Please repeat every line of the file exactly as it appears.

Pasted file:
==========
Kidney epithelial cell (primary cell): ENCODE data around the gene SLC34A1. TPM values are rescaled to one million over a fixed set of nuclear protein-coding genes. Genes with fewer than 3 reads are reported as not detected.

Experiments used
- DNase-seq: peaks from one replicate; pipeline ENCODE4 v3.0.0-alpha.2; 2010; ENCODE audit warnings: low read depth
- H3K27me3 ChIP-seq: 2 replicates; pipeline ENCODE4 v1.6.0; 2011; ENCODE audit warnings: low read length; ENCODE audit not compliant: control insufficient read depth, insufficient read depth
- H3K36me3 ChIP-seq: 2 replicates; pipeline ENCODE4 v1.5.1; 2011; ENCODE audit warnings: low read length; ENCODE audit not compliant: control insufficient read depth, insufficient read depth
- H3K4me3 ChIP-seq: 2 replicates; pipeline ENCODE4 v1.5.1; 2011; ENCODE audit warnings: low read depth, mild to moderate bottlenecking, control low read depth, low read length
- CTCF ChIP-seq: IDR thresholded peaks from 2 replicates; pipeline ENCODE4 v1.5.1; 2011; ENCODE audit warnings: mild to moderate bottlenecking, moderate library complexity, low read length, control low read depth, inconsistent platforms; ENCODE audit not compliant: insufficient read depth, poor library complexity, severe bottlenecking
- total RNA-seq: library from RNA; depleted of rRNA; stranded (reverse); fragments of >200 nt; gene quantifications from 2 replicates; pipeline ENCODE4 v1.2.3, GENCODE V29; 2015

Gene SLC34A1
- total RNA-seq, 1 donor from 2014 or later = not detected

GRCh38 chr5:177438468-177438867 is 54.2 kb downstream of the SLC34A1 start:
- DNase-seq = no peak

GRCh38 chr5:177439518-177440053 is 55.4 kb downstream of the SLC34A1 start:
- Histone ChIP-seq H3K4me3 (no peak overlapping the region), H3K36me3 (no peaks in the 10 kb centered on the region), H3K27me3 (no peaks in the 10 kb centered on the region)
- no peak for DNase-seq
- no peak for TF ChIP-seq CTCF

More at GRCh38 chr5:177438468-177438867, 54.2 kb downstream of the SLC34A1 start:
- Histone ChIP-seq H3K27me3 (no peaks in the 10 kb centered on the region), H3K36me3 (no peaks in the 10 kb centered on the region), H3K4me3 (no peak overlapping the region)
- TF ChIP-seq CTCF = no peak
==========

Kidney epithelial cell (primary cell): ENCODE data around the gene SLC34A1. TPM values are rescaled to one million over a fixed set of nuclear protein-coding genes. Genes with fewer than 3 reads are reported as not detected.

Experiments used
- DNase-seq: peaks from one replicate; pipeline ENCODE4 v3.0.0-alpha.2; 2010; ENCODE audit warnings: low read depth
- H3K27me3 ChIP-seq: 2 replicates; pipeline ENCODE4 v1.6.0; 2011; ENCODE audit warnings: low read length; ENCODE audit not compliant: control insufficient read depth, insufficient read depth
- H3K36me3 ChIP-seq: 2 replicates; pipeline ENCODE4 v1.5.1; 2011; ENCODE audit warnings: low read length; ENCODE audit not compliant: control insufficient read depth, insufficient read depth
- H3K4me3 ChIP-seq: 2 replicates; pipeline ENCODE4 v1.5.1; 2011; ENCODE audit warnings: low read depth, mild to moderate bottlenecking, control low read depth, low read length
- CTCF ChIP-seq: IDR thresholded peaks from 2 replicates; pipeline ENCODE4 v1.5.1; 2011; ENCODE audit warnings: mild to moderate bottlenecking, moderate library complexity, low read length, control low read depth, inconsistent platforms; ENCODE audit not compliant: insufficient read depth, poor library complexity, severe bottlenecking
- total RNA-seq: library from RNA; depleted of rRNA; stranded (reverse); fragments of >200 nt; gene quantifications from 2 replicates; pipeline ENCODE4 v1.2.3, GENCODE V29; 2015

Gene SLC34A1
- total RNA-seq, 1 donor from 2014 or later = not detected

GRCh38 chr5:177438468-177438867 is 54.2 kb downstream of the SLC34A1 start:
- DNase-seq = no peak

GRCh38 chr5:177439518-177440053 is 55.4 kb downstream of the SLC34A1 start:
- Histone ChIP-seq H3K4me3 (no peak overlapping the region), H3K36me3 (no peaks in the 10 kb centered on the region), H3K27me3 (no peaks in the 10 kb centered on the region)
- no peak for DNase-seq
- no peak for TF ChIP-seq CTCF

More at GRCh38 chr5:177438468-177438867, 54.2 kb downstream of the SLC34A1 start:
- Histone ChIP-seq H3K27me3 (no peaks in the 10 kb centered on the region), H3K36me3 (no peaks in the 10 kb centered on the region), H3K4me3 (no peak overlapping the region)
- TF ChIP-seq CTCF = no peak